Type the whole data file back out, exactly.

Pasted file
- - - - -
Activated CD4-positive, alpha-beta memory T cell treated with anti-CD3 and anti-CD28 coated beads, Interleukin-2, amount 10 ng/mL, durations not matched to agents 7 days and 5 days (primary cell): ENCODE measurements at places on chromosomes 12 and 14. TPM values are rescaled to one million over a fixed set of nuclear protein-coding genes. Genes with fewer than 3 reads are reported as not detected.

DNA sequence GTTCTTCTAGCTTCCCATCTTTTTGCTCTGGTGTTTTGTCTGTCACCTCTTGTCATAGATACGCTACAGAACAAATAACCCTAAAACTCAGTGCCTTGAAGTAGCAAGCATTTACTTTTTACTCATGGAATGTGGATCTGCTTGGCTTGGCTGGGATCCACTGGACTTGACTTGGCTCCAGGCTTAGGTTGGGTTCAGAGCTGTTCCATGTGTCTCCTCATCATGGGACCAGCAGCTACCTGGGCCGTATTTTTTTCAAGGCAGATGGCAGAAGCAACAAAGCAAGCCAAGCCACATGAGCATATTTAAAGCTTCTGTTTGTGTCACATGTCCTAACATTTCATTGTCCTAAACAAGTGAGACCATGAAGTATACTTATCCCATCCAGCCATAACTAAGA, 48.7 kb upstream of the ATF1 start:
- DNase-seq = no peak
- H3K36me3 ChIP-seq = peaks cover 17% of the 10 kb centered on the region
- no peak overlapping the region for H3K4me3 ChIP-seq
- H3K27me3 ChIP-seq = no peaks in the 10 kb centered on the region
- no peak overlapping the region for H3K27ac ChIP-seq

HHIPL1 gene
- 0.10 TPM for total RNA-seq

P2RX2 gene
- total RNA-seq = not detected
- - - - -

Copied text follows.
Activated CD4-positive, alpha-beta memory T cell treated with anti-CD3 and anti-CD28 coated beads, Interleukin-2, amount 10 ng/mL, durations not matched to agents 7 days and 5 days (primary cell): ENCODE measurements at places on chromosomes 12 and 14. TPM values are rescaled to one million over a fixed set of nuclear protein-coding genes. Genes with fewer than 3 reads are reported as not detected.

DNA sequence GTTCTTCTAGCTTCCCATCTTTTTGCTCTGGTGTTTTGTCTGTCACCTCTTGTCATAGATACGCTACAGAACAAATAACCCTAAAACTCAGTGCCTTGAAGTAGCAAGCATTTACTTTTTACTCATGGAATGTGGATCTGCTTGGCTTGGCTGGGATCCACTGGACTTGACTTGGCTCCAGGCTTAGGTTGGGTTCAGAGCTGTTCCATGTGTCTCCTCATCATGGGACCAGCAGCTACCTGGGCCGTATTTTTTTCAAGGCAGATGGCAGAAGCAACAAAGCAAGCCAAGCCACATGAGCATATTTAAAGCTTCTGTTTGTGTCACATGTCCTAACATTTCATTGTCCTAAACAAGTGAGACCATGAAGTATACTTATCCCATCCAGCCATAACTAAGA, 48.7 kb upstream of the ATF1 start:
- DNase-seq = no peak
- H3K36me3 ChIP-seq = peaks cover 17% of the 10 kb centered on the region
- no peak overlapping the region for H3K4me3 ChIP-seq
- H3K27me3 ChIP-seq = no peaks in the 10 kb centered on the region
- no peak overlapping the region for H3K27ac ChIP-seq

HHIPL1 gene
- 0.10 TPM for total RNA-seq

P2RX2 gene
- total RNA-seq = not detected